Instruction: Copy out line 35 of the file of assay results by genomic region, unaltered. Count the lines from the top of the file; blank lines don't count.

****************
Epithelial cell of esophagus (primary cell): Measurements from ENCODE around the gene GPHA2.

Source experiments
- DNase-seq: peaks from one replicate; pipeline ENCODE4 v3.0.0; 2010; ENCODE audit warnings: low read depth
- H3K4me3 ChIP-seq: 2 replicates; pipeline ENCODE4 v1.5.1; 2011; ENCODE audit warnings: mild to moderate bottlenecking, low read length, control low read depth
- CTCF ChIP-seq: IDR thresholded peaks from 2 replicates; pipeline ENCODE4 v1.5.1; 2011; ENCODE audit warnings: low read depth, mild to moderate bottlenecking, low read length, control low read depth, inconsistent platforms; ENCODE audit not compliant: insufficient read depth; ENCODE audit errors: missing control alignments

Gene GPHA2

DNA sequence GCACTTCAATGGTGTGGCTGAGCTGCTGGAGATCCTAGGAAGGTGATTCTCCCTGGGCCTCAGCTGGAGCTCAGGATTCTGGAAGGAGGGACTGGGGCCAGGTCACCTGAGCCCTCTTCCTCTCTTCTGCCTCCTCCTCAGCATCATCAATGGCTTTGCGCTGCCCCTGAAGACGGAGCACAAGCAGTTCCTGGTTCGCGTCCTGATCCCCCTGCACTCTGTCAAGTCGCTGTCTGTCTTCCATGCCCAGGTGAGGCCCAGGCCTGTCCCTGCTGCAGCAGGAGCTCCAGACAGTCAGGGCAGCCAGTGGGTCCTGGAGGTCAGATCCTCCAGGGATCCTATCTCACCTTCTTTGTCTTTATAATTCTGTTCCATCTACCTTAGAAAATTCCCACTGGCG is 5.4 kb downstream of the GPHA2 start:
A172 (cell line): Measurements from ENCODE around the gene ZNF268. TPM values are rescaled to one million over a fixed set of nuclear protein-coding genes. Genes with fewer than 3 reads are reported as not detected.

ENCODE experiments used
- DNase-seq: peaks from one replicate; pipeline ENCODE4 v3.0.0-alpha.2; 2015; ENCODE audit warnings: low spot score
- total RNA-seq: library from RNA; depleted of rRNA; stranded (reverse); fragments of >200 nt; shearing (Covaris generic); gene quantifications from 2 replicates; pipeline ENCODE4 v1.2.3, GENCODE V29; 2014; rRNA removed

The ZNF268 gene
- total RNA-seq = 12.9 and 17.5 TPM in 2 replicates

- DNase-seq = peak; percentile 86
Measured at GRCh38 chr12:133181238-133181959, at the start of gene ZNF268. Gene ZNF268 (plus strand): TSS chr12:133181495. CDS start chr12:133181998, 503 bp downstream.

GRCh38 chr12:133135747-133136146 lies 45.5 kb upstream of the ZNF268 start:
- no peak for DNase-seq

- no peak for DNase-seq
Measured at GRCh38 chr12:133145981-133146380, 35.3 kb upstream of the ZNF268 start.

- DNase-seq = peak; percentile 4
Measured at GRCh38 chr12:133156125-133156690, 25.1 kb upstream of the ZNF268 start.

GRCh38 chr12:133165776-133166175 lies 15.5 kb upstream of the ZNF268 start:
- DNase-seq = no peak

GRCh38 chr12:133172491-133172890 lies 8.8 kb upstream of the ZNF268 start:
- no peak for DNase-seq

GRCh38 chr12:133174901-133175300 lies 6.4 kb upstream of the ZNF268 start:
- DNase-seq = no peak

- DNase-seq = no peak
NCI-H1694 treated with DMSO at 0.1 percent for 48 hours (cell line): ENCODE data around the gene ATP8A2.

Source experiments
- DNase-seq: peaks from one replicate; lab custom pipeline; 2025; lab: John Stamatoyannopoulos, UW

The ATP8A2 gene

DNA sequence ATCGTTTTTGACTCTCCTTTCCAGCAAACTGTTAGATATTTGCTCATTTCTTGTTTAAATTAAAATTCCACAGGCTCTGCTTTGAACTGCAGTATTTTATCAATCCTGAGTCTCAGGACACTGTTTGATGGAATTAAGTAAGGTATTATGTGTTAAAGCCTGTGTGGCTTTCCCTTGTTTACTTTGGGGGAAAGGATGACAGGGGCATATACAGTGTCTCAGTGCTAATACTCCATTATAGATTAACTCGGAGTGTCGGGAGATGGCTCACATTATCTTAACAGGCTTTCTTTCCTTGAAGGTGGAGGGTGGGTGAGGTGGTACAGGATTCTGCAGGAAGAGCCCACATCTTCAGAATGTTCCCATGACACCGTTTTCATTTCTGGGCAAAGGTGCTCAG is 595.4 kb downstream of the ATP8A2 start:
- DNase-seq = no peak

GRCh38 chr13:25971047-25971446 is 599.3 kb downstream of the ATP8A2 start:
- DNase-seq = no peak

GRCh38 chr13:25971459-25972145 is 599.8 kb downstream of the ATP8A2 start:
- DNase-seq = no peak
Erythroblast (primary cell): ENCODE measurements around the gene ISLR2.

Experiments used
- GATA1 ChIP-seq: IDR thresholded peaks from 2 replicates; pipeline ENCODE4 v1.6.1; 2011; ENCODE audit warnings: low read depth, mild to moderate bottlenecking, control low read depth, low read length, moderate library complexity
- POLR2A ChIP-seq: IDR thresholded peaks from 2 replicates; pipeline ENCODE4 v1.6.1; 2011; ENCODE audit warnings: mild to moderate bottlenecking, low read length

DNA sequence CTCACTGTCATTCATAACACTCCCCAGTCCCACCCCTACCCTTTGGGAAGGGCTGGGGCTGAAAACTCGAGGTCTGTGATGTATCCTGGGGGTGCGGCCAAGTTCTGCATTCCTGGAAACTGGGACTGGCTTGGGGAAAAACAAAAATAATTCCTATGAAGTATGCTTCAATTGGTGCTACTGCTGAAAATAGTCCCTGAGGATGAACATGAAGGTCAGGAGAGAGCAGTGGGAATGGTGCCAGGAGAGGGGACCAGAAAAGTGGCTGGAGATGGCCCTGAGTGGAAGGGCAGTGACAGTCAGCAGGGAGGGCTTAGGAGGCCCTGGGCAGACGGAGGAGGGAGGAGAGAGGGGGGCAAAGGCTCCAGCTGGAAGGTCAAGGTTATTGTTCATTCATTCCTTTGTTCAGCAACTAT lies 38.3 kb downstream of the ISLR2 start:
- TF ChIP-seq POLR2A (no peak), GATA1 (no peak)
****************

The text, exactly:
GRCh38 chr13:25971047-25971446 is 599.3 kb downstream of the ATP8A2 start: